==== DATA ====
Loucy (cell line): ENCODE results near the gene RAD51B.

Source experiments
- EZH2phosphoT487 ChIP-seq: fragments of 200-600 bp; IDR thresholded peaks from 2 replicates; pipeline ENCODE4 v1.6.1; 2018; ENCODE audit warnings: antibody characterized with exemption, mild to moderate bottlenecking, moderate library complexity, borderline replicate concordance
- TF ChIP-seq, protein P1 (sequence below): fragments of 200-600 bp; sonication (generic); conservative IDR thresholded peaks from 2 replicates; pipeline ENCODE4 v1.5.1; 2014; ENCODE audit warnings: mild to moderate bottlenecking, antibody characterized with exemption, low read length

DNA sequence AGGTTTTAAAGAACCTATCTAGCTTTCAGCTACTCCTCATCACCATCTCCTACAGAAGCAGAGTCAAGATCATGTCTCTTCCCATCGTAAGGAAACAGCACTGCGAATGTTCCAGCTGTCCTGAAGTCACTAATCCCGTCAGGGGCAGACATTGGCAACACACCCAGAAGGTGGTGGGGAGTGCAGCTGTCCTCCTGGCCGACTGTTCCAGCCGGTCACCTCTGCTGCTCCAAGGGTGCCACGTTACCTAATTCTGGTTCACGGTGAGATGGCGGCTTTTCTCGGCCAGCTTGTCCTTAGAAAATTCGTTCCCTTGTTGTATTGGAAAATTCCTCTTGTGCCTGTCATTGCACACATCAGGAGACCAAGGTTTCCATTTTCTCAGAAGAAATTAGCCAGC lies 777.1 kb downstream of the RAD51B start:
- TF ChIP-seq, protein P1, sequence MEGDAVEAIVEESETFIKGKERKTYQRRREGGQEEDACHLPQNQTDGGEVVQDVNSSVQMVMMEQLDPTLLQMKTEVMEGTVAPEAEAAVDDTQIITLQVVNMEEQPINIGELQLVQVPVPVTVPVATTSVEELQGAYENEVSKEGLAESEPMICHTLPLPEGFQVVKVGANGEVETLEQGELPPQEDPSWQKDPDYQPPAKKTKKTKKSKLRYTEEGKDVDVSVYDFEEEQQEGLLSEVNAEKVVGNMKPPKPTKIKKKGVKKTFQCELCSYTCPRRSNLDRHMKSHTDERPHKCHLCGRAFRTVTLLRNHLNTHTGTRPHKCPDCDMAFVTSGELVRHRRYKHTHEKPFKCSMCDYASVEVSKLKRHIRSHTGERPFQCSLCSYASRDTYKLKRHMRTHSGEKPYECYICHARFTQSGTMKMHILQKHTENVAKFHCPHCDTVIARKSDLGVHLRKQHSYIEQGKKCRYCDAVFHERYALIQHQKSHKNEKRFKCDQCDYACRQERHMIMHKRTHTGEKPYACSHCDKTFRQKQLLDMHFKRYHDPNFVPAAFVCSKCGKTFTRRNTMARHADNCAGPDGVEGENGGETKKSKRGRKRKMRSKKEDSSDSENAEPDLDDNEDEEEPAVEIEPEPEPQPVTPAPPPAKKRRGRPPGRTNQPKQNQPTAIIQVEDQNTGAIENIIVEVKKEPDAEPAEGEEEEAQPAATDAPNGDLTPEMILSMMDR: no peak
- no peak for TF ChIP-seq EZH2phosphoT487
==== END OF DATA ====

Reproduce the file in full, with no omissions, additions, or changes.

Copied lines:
Loucy (cell line): ENCODE results near the gene RAD51B.

Source experiments
- EZH2phosphoT487 ChIP-seq: fragments of 200-600 bp; IDR thresholded peaks from 2 replicates; pipeline ENCODE4 v1.6.1; 2018; ENCODE audit warnings: antibody characterized with exemption, mild to moderate bottlenecking, moderate library complexity, borderline replicate concordance
- TF ChIP-seq, protein P1 (sequence below): fragments of 200-600 bp; sonication (generic); conservative IDR thresholded peaks from 2 replicates; pipeline ENCODE4 v1.5.1; 2014; ENCODE audit warnings: mild to moderate bottlenecking, antibody characterized with exemption, low read length

DNA sequence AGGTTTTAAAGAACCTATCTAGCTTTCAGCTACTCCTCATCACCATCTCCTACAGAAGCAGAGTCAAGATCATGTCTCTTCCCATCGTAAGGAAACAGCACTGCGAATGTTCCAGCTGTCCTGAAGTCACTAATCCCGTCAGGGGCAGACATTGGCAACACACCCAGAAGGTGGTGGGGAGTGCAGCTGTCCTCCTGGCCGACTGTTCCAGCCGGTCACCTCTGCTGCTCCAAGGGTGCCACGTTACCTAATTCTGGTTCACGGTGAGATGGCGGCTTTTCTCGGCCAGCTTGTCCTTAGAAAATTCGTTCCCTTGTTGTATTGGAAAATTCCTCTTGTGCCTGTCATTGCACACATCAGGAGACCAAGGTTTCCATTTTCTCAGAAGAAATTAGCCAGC lies 777.1 kb downstream of the RAD51B start:
- TF ChIP-seq, protein P1, sequence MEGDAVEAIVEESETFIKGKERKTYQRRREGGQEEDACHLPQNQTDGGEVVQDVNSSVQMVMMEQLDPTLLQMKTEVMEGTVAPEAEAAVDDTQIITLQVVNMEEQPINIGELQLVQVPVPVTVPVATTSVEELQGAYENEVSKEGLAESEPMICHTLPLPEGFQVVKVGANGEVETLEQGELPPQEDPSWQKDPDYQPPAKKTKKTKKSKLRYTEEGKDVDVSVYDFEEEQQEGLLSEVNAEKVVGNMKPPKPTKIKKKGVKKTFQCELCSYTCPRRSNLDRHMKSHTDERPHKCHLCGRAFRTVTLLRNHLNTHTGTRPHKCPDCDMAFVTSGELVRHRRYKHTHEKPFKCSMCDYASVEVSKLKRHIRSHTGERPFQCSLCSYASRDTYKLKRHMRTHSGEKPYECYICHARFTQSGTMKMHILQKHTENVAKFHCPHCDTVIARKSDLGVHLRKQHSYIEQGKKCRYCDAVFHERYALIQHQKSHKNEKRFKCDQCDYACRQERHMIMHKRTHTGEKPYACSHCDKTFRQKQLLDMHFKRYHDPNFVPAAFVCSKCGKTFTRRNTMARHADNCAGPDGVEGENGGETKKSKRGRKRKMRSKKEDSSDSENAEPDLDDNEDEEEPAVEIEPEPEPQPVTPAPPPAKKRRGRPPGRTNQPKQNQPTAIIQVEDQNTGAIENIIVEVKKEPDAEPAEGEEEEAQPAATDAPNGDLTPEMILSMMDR: no peak
- no peak for TF ChIP-seq EZH2phosphoT487